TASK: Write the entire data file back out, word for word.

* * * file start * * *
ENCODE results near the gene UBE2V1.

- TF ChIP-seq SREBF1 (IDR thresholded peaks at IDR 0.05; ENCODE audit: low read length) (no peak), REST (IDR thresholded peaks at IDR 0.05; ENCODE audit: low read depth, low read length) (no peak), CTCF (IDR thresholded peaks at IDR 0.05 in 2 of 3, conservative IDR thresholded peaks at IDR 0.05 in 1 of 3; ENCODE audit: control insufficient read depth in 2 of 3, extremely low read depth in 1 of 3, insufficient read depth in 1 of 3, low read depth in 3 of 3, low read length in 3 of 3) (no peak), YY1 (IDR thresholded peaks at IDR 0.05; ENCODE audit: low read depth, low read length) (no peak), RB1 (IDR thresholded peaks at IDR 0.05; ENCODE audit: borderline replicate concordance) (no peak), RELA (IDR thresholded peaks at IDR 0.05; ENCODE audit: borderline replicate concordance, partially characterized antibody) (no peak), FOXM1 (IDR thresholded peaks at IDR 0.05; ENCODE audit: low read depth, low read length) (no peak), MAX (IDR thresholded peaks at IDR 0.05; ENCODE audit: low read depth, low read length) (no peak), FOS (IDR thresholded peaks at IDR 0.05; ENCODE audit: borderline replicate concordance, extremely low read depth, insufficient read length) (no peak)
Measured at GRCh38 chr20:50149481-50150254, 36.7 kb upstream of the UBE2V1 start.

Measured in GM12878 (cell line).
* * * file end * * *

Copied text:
ENCODE results near the gene UBE2V1.

- TF ChIP-seq SREBF1 (IDR thresholded peaks at IDR 0.05; ENCODE audit: low read length) (no peak), REST (IDR thresholded peaks at IDR 0.05; ENCODE audit: low read depth, low read length) (no peak), CTCF (IDR thresholded peaks at IDR 0.05 in 2 of 3, conservative IDR thresholded peaks at IDR 0.05 in 1 of 3; ENCODE audit: control insufficient read depth in 2 of 3, extremely low read depth in 1 of 3, insufficient read depth in 1 of 3, low read depth in 3 of 3, low read length in 3 of 3) (no peak), YY1 (IDR thresholded peaks at IDR 0.05; ENCODE audit: low read depth, low read length) (no peak), RB1 (IDR thresholded peaks at IDR 0.05; ENCODE audit: borderline replicate concordance) (no peak), RELA (IDR thresholded peaks at IDR 0.05; ENCODE audit: borderline replicate concordance, partially characterized antibody) (no peak), FOXM1 (IDR thresholded peaks at IDR 0.05; ENCODE audit: low read depth, low read length) (no peak), MAX (IDR thresholded peaks at IDR 0.05; ENCODE audit: low read depth, low read length) (no peak), FOS (IDR thresholded peaks at IDR 0.05; ENCODE audit: borderline replicate concordance, extremely low read depth, insufficient read length) (no peak)
Measured at GRCh38 chr20:50149481-50150254, 36.7 kb upstream of the UBE2V1 start.

Measured in GM12878 (cell line).